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The Heads of Cerberus
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The Heads of Cerberus

3.76  ·  Rating details ·  33 Ratings  ·  11 Reviews


Published only once in book form a half-century ago in a collector's edition of 1500 copies, this great science-fantasy sells for more than $100 today. Written by the woman whose pseudonym was Francis Stevens, it has been hailed as the first alternate history novel. Fantasy master H. P. Lovecraft hailed Francis Stevens as among "the top gr

Kindle Edition, 186 pages
Published (first published 1984)
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Sep 24, 2015 rated it really liked it
Though little read and seldom discussed today, in the late teens and early 1920s, Minneapolis-born Francis Stevens was something of a cause célèbre among discriminating readers. "Francis Stevens" was the pen name of Gertrude Barrows Bennett, who published her first story in 1917 at the age of 33. Her career as a writer only lasted six years, during which time she produced six novels and three short stories, and she only took to writing in the first place after becoming a widow, as a means of sup ...more
Derek Davis
Aug 15, 2016 rated it it was amazing
Stevens had a surprisingly short career, nearly all his fantastical fiction appearing over a period of about five years in the 1910s-20s. More surprising still, he never existed!
Francis Stevens was the pen name of Gertrude Barrows Bennett, the first major American woman author of fantasy. (Her true name was not released until the late '40s.) Appealing to a largely male audience in magazines such as Argosy, she delivers the expected brawny masculine characters and plotting, plus the usual gorgeou
Oct 02, 2011 rated it really liked it  ·  review of another edition
This has to be explicably alternative history [with science fictions and speculative makings] a great character development for fiction in it’s time and drawing us in to see Philadelphia respectively like in 2118 alternatively Francis Stevens work was published between 1919-1920, cool as in cool genre eye opening brain candy from the days back when slang in English usages were norm and science fiction writers were likely new to getting attentive readers pleasing numerous audiences in the flavor ...more
Jul 19, 2015 rated it it was amazing  ·  review of another edition
This is a rarely reprinted science fiction novel of the early 20th Century about three people suddenly sent on a wild adventure.

Set in Philadelphia of the early 20th Century, Robert Drayton is a young lawyer in ethical trouble. Terry Trenmore is a big, strapping Irishman, full of muscles, but perhaps a bit lacking in brains. Viola is Terry's teenage sister. Through a busted burglary and a bit of intrigue, they are sitting at a table with a mysterious glass bottle in front of them. The sterling s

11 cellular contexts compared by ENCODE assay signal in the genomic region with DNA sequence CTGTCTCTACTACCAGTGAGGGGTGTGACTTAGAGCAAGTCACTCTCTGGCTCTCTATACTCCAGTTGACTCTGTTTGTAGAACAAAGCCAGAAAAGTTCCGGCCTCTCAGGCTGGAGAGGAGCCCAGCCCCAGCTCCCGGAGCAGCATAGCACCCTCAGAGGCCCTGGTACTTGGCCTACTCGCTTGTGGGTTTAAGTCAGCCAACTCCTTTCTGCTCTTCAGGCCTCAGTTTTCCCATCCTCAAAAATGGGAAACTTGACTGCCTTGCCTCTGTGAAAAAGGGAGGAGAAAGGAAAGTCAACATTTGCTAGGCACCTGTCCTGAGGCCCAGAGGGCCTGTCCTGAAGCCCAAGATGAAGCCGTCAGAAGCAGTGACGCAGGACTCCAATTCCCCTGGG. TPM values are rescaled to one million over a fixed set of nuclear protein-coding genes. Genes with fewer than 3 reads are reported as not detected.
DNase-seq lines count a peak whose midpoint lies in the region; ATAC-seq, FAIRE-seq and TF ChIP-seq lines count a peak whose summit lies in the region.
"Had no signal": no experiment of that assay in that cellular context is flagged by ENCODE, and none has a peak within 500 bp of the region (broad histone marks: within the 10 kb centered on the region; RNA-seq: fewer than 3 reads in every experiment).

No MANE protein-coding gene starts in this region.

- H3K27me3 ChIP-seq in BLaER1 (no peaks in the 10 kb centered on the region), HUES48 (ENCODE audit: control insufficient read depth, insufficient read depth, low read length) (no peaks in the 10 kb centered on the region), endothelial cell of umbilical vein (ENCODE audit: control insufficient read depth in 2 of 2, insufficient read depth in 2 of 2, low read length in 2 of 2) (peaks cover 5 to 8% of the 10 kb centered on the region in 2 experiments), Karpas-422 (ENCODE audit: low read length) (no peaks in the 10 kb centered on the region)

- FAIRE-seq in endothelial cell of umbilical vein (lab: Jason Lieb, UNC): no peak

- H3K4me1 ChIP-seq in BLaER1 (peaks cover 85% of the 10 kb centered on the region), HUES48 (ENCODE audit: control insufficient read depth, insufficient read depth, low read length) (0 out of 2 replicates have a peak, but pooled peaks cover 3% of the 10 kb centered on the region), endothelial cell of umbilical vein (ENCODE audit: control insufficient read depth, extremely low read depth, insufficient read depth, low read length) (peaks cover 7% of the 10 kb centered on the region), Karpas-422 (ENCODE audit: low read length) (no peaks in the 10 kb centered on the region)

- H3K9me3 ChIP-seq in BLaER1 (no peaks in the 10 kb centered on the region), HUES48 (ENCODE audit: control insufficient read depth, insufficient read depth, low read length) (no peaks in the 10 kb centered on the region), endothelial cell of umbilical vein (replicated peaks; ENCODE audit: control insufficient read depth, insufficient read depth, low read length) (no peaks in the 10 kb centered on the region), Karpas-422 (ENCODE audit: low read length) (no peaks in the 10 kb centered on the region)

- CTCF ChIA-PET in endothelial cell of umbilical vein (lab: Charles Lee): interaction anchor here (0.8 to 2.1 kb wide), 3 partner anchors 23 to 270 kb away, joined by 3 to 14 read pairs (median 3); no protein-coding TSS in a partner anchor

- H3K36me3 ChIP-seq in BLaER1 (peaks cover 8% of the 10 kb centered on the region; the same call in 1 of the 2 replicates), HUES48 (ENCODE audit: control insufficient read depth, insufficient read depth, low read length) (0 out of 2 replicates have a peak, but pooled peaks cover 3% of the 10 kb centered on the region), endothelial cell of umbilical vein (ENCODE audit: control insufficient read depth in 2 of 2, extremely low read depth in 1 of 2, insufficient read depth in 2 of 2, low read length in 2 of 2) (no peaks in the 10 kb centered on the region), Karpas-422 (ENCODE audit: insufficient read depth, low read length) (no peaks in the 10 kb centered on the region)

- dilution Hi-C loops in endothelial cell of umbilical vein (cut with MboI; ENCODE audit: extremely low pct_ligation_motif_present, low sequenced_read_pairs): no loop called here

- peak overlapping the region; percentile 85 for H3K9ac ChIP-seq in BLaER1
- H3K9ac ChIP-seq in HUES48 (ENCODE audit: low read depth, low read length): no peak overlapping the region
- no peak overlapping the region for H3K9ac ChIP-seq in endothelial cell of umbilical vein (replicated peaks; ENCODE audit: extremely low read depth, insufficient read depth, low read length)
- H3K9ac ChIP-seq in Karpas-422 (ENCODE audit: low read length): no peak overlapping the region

Mar 25, 2013 rated it liked it
Odd to say about a fantasy/science fiction dystopia, but this is a lot of fun! Though she often tackled standard genre themes, Stevens always seemed to find a slightly different approach: Here, she creates an "if this goes on..." future world, but instead of a pro-socialism (like H.G. Wells) or anti-socialism (like Zamyatin) message, she extrapolates corruption, fear, willful ignorance and short-sightedness - which, unfortunately, seem present all along the political spectrum - and envisions a d ...more
Jan 03, 2016 rated it really liked it
Daughter is reading this for Freshman Studies. SciFi from 1919, anticipating everything from Metropolis, and Princess of Mars, to 1984 and Brave New World to The Lion, the Witch and the Wardrobe, The Phantom Toll Booth, and Hunger Games. Some borrowed from Wizard of Oz. Francis Stevens is a pen name for the female author.

I was charmed by this line:

"There is no known remedy for the loss of a sweetheart who has melted into the circumambient atmosphere."
Francis Stevens, The Heads of Cerberus
M.E. Neidhardt
Interesting book. A little hard to follow at times. I wanted to read it because it was written by Gertrude Barrows Bennett (aka Francis Stevens)who was known as one of the first major female writers of science fiction and fantasy. And the book is said to be the first book written about alternate worlds.
Sep 17, 2010 rated it really liked it
Really enjoyed this. Will write at length at some point.
Nov 23, 2013 rated it did not like it
Shelves: fiction, sci-fi
This book is so badly written it's painful to read. I couldn't get more than a quarter of the way through.
Shawn Gates
May 28, 2014 rated it liked it
Check my blog soon for a short discussion:
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Gertrude Barrows Bennett (1883–1948) was the first major female writer of fantasy and science fiction in the United States, publishing her stories under the pseudonym Francis Stevens. Bennett wrote a number of highly acclaimed fantasies between 1917 and 1923 and has been called "the woman who invented dark fantasy." Among her most famous books are Claimed (which H. P. Lovecraft called "One of the ...more
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